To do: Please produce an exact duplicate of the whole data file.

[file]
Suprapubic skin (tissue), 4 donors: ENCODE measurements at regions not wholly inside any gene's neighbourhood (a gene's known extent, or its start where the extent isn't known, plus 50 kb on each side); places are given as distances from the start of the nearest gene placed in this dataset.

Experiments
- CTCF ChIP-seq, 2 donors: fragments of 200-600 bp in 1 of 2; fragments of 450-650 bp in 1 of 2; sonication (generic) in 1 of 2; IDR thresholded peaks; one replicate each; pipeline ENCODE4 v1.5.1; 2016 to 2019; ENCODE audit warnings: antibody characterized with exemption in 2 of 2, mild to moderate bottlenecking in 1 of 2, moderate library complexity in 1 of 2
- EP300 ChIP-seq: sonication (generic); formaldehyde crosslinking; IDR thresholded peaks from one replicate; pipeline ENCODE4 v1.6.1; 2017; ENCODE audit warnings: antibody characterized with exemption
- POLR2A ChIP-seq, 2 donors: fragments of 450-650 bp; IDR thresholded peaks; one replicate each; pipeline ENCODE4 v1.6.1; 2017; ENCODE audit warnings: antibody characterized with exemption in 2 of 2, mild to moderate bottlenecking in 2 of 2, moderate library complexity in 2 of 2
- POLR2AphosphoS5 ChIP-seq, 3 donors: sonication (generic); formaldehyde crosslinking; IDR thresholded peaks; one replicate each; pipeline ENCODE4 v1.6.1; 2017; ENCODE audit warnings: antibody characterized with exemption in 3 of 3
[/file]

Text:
Suprapubic skin (tissue), 4 donors: ENCODE measurements at regions not wholly inside any gene's neighbourhood (a gene's known extent, or its start where the extent isn't known, plus 50 kb on each side); places are given as distances from the start of the nearest gene placed in this dataset.

Experiments
- CTCF ChIP-seq, 2 donors: fragments of 200-600 bp in 1 of 2; fragments of 450-650 bp in 1 of 2; sonication (generic) in 1 of 2; IDR thresholded peaks; one replicate each; pipeline ENCODE4 v1.5.1; 2016 to 2019; ENCODE audit warnings: antibody characterized with exemption in 2 of 2, mild to moderate bottlenecking in 1 of 2, moderate library complexity in 1 of 2
- EP300 ChIP-seq: sonication (generic); formaldehyde crosslinking; IDR thresholded peaks from one replicate; pipeline ENCODE4 v1.6.1; 2017; ENCODE audit warnings: antibody characterized with exemption
- POLR2A ChIP-seq, 2 donors: fragments of 450-650 bp; IDR thresholded peaks; one replicate each; pipeline ENCODE4 v1.6.1; 2017; ENCODE audit warnings: antibody characterized with exemption in 2 of 2, mild to moderate bottlenecking in 2 of 2, moderate library complexity in 2 of 2
- POLR2AphosphoS5 ChIP-seq, 3 donors: sonication (generic); formaldehyde crosslinking; IDR thresholded peaks; one replicate each; pipeline ENCODE4 v1.6.1; 2017; ENCODE audit warnings: antibody characterized with exemption in 3 of 3